What will a new stadium mean for parking, traffic in the West End?

CINCINNATI -- Now that agreements are inked and Major League Soccer is a go, many are still wondering what exactly is in store for the West End -- especially when it comes to how the landscape and streetscape could change with the arrival of a new top-tier league stadium.

"Housing was the number one issue" while negotiating FC Cincinnati's Community Benefits Agreement with the city and neighborhood of the West End, said Anne Sesler, spokesperson for the soccer club. "But for residents, particularly to the west of Taft High School, (parking) was a concern."

But as for specifics, nearly everyone agrees it's too soon to tell.

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"We're not at the place to deal with plans that detailed," said FC Cincinnati spokesperson Anne Sesler. She told WCPO the club is still in the process of acquiring all the properties for the site, slated at what is now Taft High School's Stargel Stadium. The plan calls for demolition of the existing Stargel Stadium and the construction of two new stadiums, one for FC Cincinnati and a second to replace Stargel across Ezzard Charles Drive.

Overhead schematic of new developments with FC Cincinnati stadium deal in West End. (Provided)

That's my parking space!

After residents expressed worries over affordable housing and residents being displaced once a new stadium is built, Sesler said the club heard most concern raised over what would happen to parking in the neighborhood.

The Community Benefits Agreement allows for the West End Community Council -- if it chooses -- to request that the city establish a residential parking program for the neighborhood. That could consist of permit-only parking zones or times in the neighborhood.

Whether a new parking garage will accompany the new stadium remains to be seen, but the Hamilton County Board of Commissioners, on multiple occasions, has promised to fund a 1,000-space parking garage in the vicinity of the stadium.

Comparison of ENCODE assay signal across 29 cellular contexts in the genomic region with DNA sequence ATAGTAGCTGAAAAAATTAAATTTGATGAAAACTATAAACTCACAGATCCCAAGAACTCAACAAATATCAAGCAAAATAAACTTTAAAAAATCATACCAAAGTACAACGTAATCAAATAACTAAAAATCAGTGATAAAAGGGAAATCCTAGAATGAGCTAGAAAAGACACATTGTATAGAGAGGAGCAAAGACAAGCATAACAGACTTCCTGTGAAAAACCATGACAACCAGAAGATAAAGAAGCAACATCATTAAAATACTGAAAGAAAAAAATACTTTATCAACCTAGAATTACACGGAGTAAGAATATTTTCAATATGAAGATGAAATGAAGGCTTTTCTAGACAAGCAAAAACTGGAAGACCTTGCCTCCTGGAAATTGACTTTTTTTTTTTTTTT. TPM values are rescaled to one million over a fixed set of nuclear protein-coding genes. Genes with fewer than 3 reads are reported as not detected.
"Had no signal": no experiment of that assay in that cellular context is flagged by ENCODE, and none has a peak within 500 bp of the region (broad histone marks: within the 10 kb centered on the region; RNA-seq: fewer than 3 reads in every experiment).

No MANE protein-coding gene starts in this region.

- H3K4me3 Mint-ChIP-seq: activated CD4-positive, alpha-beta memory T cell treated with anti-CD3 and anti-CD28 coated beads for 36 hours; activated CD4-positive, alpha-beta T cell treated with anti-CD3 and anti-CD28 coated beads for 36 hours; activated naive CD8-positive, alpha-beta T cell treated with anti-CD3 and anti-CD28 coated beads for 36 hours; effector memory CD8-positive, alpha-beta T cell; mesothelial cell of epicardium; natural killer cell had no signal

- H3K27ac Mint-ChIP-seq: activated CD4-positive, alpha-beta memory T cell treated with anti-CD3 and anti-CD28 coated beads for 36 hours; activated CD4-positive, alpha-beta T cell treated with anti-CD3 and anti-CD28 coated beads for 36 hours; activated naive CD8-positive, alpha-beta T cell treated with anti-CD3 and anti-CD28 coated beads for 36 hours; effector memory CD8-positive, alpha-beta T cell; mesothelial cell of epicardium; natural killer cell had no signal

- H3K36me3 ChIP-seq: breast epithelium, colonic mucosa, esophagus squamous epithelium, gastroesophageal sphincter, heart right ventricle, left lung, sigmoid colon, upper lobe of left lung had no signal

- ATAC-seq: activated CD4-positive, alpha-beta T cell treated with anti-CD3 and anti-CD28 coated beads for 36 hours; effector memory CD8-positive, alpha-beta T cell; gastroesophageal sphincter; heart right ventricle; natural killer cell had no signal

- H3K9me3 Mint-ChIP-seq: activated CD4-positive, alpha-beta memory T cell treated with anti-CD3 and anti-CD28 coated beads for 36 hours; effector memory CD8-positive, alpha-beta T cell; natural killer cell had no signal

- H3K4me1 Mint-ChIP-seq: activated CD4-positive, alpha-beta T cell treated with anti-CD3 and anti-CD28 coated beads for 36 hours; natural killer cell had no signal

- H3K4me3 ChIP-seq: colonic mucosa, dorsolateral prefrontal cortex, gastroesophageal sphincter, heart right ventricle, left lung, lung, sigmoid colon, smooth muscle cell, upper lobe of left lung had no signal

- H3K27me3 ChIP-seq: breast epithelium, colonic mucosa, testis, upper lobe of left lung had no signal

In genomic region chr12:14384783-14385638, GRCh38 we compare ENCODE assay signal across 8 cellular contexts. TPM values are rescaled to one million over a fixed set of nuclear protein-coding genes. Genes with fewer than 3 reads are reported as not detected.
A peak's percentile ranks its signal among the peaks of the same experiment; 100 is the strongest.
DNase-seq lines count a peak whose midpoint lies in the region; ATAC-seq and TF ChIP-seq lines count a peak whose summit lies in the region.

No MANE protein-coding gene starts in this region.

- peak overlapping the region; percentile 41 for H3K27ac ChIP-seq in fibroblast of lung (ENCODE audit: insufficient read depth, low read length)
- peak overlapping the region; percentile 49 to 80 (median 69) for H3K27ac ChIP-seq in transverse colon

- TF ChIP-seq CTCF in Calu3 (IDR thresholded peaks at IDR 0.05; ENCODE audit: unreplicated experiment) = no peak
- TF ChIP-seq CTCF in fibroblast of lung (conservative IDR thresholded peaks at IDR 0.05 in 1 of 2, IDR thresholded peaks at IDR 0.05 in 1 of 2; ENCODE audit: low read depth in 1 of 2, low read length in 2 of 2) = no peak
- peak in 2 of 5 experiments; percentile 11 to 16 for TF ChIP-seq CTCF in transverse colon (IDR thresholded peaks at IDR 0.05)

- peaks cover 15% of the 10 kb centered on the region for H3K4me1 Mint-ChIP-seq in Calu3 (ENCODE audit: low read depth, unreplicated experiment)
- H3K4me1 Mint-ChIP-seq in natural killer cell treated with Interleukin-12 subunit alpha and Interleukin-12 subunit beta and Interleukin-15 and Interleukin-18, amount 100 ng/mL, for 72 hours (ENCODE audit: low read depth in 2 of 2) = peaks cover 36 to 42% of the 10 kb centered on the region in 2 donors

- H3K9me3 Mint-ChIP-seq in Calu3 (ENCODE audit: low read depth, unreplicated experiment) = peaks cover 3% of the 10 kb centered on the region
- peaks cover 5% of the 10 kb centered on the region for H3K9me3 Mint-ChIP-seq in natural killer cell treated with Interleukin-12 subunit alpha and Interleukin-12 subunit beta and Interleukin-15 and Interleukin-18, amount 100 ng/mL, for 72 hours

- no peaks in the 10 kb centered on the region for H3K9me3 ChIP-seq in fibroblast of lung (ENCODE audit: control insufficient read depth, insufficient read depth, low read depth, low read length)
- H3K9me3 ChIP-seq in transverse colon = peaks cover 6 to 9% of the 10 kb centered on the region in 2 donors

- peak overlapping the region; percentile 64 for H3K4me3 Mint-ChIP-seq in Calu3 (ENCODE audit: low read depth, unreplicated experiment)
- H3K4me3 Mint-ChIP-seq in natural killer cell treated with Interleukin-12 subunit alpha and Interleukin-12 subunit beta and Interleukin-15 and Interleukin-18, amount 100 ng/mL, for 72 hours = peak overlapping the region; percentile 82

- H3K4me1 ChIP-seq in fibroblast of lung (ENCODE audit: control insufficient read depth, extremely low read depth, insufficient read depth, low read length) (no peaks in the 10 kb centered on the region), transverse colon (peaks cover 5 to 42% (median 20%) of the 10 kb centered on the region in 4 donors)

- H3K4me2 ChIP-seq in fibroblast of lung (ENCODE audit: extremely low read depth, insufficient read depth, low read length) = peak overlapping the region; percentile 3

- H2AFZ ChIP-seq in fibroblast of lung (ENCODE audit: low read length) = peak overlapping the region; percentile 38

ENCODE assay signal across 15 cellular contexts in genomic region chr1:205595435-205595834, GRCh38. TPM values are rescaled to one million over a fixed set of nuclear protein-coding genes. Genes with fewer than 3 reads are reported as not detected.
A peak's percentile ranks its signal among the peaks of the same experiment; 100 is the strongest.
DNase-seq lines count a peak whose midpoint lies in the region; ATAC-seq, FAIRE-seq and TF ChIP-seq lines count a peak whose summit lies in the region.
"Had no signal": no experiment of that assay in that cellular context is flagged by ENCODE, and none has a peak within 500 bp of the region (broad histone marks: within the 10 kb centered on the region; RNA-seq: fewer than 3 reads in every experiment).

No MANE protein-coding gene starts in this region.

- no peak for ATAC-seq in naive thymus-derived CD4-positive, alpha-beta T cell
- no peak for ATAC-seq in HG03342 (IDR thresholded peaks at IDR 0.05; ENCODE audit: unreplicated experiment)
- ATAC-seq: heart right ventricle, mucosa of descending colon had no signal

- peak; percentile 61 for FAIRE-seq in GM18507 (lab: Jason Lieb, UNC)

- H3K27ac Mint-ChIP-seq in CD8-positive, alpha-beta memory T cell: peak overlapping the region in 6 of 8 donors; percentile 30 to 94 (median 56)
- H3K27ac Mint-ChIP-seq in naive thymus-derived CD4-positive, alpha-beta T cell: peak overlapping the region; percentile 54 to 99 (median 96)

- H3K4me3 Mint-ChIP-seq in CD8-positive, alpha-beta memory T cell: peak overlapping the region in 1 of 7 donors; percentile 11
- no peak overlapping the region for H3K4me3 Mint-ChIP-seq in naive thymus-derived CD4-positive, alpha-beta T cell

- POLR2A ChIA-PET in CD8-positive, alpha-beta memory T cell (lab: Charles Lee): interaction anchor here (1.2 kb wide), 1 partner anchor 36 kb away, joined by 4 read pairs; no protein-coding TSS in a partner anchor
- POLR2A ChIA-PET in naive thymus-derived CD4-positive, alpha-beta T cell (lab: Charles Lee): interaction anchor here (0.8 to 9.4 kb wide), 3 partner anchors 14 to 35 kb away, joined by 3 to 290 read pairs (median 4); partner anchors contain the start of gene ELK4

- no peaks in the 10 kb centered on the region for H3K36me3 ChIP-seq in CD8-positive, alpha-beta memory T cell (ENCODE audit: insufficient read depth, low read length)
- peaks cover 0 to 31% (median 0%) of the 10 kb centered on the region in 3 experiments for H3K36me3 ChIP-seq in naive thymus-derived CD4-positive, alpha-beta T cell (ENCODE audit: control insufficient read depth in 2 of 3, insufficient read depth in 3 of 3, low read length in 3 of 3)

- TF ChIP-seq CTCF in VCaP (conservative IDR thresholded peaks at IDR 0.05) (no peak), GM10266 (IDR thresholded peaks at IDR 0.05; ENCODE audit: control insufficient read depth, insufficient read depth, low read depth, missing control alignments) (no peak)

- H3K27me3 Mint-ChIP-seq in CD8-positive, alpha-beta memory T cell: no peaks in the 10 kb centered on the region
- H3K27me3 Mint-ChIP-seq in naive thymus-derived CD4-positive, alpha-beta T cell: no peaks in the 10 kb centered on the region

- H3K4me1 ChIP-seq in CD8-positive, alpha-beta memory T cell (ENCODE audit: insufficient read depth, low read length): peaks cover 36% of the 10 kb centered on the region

Where it would go is still in question, but it's something Sesler said "FC Cincinnati, the City of Cincinnati and stakeholders in the West End are all relying on."

Some are worried that a new parking garage would lead to homes being demolished. That's a concern developer Mark McCullers told WCPO earlier this year shouldn't weigh too heavily on neighbors' minds.

McCullers worked with the club to develop its stadium plan. When asked if a new parking garage or lot would displace residents, he said, "I don't expect that to be the case at all."

McCullers pointed to the two other nearby garages -- the Town Center Garage on Central Parkway and the Washington Park garage between Race and Elm streets just a block away -- as well as the stadium's proximity to the streetcar line, which also drops off riders on Elm Street.

Sesler reinforced McCuller's point about public transit: "One of the hopes is to have folks park at The Banks and take the streetcar up," she told WCPO. "A lot of fans take Uber, so there may also be an Uber drop zone, but that's not yet set.

"It was definitely envisioned that people would use all different modes."

Clogged arteries?

Sesler said that before developing specifics around infrastructure upgrades for the neighborhood, engineers will have to conduct a traffic study in the vicinity to examine potential car volume and street capacity.

Central Avenue at the corners of Wade Street (top) and Ezzard Charles Drive (bottom). Early renderings favor Central Avenue as the street that will hold three entrance gates to the new FC Cincinnati stadium. (Pat LaFleur/WCPO)

According to the Community Benefits Agreement, FC Cincinnati and the city will coordinate to fund the traffic study, which will examine usage of the streets and intersections surrounding the new stadium. Those include Central Parkway, Liberty Street, Ezzard Charles Drive and Linn Street, as well as the nearby Interstates 71 and 75 interchanges.